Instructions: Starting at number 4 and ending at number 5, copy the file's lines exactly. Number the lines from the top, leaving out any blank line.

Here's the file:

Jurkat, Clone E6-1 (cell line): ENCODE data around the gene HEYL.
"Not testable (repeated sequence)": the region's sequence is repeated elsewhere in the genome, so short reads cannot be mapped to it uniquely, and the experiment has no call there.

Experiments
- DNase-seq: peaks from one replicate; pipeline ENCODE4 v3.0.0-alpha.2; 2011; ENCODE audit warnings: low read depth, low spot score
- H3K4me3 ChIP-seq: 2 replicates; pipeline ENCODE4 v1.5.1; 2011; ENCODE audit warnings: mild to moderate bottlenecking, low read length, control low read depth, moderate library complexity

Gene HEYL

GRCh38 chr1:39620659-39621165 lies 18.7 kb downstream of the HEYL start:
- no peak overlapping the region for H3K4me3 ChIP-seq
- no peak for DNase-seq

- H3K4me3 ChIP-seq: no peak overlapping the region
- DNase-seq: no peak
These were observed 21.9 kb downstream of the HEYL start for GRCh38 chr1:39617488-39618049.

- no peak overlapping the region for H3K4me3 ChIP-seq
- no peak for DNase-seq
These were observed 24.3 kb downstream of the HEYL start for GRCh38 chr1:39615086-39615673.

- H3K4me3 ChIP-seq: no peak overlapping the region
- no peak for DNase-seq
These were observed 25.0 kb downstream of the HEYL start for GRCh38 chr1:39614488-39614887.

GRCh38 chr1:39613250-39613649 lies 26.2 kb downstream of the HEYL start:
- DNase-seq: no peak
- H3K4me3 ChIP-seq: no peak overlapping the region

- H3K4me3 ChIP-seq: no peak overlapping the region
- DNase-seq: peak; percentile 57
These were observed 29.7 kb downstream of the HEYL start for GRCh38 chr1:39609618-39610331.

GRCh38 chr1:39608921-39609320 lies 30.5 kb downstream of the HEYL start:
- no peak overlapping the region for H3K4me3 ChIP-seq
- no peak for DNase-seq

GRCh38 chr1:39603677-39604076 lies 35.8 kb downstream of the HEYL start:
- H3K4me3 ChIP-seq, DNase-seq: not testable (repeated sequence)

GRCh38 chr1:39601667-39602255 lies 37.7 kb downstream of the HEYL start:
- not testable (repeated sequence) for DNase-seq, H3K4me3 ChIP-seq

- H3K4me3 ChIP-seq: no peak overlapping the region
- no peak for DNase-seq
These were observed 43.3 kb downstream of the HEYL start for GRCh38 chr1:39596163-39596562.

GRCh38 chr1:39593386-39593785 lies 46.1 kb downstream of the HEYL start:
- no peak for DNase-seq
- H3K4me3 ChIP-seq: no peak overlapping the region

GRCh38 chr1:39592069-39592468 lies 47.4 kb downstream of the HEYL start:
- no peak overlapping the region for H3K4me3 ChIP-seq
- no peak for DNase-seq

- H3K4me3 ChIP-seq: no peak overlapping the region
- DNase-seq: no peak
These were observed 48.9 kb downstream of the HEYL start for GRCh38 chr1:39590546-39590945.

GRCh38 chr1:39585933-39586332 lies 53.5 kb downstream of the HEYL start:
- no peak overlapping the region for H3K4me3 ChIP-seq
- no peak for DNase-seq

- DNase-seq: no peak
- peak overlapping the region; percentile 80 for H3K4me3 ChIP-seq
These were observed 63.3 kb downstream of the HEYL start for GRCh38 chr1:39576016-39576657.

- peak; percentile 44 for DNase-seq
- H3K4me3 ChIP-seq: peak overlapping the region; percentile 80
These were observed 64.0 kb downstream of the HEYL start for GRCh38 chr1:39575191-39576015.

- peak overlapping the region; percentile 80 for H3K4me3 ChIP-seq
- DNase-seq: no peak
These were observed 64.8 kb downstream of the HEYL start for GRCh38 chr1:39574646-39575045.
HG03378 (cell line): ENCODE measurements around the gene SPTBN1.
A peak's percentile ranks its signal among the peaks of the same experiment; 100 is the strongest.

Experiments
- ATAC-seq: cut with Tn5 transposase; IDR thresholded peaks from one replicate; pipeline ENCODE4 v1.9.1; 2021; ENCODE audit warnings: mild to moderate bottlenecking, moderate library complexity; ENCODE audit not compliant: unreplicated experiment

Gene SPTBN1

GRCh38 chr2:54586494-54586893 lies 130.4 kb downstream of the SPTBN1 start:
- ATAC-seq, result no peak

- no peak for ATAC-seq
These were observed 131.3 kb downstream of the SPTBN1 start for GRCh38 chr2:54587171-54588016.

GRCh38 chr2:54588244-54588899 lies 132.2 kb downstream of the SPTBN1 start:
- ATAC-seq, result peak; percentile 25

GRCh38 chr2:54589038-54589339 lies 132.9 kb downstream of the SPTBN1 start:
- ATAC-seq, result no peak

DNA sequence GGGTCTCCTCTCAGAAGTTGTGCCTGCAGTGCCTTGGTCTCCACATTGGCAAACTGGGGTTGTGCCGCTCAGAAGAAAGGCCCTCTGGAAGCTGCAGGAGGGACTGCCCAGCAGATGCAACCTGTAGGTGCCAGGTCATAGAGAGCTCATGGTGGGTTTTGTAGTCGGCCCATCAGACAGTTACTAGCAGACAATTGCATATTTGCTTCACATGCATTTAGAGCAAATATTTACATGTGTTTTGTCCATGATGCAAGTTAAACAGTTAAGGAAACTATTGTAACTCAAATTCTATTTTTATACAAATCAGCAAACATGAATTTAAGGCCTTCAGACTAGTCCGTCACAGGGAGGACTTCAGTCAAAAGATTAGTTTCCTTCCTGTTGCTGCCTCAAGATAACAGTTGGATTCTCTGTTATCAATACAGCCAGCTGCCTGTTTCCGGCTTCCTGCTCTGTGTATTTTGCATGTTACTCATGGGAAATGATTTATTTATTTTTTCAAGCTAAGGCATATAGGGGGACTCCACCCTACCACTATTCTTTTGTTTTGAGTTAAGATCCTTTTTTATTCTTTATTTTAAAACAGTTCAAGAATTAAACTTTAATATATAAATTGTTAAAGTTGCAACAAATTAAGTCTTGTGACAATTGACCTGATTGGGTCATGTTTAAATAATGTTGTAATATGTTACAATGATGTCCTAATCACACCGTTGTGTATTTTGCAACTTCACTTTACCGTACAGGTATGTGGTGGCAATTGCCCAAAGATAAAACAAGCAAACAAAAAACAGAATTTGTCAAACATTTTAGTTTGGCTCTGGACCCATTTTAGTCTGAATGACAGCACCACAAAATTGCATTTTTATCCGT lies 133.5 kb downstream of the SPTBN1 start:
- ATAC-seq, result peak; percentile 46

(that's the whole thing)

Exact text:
- DNase-seq: peaks from one replicate; pipeline ENCODE4 v3.0.0-alpha.2; 2011; ENCODE audit warnings: low read depth, low spot score
- H3K4me3 ChIP-seq: 2 replicates; pipeline ENCODE4 v1.5.1; 2011; ENCODE audit warnings: mild to moderate bottlenecking, low read length, control low read depth, moderate library complexity